Can you go blind after laser eye surgery?

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Laser eye surgery has been available for over twenty five years now. It was first created in the 1970’s but was not approved for eye surgery until 1995. It has been refined by doctors and scientists over the years, making it safer and more effective. The end result being that it is now considered the most common and safest form of eye surgery. 

There are many benefits to Laser eye surgery, the results can last a lifetime and for a patient who has been wearing glasses or contact lenses for years the end result can literally be life changing.

Despite its excellent track record, most people do have one burning question before they move forward with the surgery. 

Although with every surgery, there are always risks involved, by choosing a surgeon that you trust, ensuring that you keep to all of your appointments and by following all of your post op advice, the risk is negligible at best.

Is there a chance they could go blind from the surgery?

This is a good question and is one that is worth asking. Our eyesight is one of the most important things to us. 

Technically the answer is yes.

There is actually a 34 times higher risk of going blind from wearing contact lenses. 

However the risk of losing sight in one eye is stated as being a one in 5 million chance. To put that in perspective your chances of being hit by lightning is one in 6 million.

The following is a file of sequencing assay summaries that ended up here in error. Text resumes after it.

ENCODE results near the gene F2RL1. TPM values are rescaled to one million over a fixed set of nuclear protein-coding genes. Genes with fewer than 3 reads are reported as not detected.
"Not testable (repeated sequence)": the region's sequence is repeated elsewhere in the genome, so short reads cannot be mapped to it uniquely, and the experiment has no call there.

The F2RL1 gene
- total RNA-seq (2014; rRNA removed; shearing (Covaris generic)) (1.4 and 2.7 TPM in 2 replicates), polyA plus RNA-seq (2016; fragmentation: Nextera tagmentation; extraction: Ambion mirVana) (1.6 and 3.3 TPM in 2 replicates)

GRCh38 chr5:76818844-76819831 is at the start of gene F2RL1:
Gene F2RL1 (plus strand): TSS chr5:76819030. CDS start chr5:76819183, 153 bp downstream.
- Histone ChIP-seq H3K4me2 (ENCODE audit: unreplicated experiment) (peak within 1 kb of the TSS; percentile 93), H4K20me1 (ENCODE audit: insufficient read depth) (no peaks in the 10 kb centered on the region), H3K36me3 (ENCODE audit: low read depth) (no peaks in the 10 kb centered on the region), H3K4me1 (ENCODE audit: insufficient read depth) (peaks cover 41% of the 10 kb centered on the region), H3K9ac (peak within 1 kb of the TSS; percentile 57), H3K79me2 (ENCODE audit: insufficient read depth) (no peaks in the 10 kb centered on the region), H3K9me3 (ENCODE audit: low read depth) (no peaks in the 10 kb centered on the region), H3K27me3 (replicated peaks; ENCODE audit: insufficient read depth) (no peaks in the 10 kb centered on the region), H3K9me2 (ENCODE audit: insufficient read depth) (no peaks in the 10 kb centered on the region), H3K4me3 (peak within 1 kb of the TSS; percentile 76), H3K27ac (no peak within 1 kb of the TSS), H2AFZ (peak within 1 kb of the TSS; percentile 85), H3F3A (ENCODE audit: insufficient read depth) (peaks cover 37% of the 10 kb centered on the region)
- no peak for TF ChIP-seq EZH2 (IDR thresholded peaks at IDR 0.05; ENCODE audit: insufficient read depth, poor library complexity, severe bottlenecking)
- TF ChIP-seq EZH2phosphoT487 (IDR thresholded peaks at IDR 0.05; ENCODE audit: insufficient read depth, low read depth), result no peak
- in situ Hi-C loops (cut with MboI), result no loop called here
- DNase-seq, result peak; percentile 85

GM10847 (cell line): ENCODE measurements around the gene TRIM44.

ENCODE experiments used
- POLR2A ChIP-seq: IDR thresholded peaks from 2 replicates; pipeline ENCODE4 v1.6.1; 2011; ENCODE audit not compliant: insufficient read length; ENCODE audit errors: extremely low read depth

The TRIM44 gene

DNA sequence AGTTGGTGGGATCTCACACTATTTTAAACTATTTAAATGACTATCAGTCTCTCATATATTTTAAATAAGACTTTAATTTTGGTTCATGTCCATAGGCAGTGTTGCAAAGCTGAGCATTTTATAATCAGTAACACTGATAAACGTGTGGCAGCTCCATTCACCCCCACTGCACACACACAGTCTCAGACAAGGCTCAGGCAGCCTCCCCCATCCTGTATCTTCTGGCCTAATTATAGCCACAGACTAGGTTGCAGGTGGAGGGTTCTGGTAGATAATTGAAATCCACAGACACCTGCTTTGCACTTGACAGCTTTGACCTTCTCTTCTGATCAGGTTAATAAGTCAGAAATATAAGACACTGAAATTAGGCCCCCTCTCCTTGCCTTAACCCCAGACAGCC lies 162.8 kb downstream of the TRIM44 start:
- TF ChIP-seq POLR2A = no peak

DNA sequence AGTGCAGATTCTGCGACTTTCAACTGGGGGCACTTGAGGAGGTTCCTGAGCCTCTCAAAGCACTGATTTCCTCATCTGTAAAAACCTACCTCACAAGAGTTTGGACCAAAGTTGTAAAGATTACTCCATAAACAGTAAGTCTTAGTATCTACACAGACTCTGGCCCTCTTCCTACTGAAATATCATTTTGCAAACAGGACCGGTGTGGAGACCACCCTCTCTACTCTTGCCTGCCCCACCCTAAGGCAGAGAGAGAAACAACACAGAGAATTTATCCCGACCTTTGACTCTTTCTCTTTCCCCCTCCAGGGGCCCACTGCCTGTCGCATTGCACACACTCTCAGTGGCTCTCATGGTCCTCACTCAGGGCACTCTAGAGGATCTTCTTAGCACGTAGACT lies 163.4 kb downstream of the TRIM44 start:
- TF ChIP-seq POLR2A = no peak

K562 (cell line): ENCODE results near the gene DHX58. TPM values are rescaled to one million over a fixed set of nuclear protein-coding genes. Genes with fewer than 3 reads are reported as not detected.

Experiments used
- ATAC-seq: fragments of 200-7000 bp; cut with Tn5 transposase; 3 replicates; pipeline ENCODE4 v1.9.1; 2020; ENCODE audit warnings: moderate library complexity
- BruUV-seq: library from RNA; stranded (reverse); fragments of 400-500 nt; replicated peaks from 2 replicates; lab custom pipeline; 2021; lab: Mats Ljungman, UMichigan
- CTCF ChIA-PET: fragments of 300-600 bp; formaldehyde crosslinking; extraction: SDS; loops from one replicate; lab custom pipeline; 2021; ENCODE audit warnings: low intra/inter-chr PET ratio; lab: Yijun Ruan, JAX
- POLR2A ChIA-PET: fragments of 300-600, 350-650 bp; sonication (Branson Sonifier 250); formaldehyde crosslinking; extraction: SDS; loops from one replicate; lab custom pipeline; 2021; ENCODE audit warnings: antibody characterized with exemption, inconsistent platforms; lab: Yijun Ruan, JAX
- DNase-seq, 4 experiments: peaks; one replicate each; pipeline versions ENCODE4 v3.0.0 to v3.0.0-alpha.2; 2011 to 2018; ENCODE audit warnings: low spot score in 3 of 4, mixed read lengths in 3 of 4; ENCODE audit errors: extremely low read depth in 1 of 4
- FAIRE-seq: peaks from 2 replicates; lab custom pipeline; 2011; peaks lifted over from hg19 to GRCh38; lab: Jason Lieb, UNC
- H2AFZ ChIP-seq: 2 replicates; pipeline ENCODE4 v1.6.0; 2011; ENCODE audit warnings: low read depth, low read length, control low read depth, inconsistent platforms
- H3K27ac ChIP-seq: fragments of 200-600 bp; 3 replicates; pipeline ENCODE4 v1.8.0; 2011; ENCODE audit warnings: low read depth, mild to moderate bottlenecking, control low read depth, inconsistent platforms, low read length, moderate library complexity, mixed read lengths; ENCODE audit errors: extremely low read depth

For blindness in both eyes to occur from laser surgery a series of very unfortunate events would have to occur in succession and they would have to be ignored over a period of time. This is very unlikely to happen especially with today’s medical technology.  

Before surgery can take place

Before you are accepted for surgery there are many steps that need to be carried out. It isn’t a procedure that you are just automatically accepted for on a whim.

You have to undertake at least two eye exams and consultations with an Optometrist, Surgeon, and a patient adviser. 

After surgery check ups

Complications post surgery are typically very low. It is widely believed that it’s these complications that could lead to blindness rather than the actual surgery itself.

Following on from the surgery you will be given eye drops. These must be taken to reduce the risk from developing a sight threatening infection.

You must also ensure you attend your post-op appointments and follow your surgeons after care advice such as when you can safely return to swimming and playing sports.

Infections post surgery are rare though, affecting just 0.02% of patients. 

Although with every surgery, there are always risks involved, by choosing a surgeon that you trust, ensuring that you keep to all of your appointments and by following all of your post op advice, the risk is negligible at best.

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